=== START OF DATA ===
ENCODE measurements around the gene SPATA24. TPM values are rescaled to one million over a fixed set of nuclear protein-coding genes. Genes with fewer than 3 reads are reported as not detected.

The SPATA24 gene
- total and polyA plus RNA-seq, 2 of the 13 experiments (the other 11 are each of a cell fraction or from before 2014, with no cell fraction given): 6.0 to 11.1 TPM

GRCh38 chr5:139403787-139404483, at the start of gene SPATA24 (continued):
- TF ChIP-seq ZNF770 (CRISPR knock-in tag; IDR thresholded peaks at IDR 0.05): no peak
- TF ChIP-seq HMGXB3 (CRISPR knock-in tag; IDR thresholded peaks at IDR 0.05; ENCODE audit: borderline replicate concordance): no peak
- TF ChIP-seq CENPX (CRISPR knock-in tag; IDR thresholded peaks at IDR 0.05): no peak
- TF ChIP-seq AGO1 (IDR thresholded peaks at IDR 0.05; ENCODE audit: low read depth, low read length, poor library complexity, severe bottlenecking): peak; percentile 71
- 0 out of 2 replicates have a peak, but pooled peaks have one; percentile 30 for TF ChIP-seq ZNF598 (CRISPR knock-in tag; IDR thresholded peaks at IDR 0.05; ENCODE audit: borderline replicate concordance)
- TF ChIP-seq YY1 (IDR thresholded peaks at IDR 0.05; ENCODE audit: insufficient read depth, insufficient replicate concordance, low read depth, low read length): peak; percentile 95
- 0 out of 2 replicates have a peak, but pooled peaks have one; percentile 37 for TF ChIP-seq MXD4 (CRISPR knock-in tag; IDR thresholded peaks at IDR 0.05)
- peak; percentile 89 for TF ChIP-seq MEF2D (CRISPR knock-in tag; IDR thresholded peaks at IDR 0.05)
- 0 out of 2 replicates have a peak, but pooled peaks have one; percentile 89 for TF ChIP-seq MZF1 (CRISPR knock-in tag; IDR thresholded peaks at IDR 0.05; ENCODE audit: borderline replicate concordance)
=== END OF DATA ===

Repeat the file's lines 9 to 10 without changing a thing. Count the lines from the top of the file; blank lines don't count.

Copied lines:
- 0 out of 2 replicates have a peak, but pooled peaks have one; percentile 30 for TF ChIP-seq ZNF598 (CRISPR knock-in tag; IDR thresholded peaks at IDR 0.05; ENCODE audit: borderline replicate concordance)
- TF ChIP-seq YY1 (IDR thresholded peaks at IDR 0.05; ENCODE audit: insufficient read depth, insufficient replicate concordance, low read depth, low read length): peak; percentile 95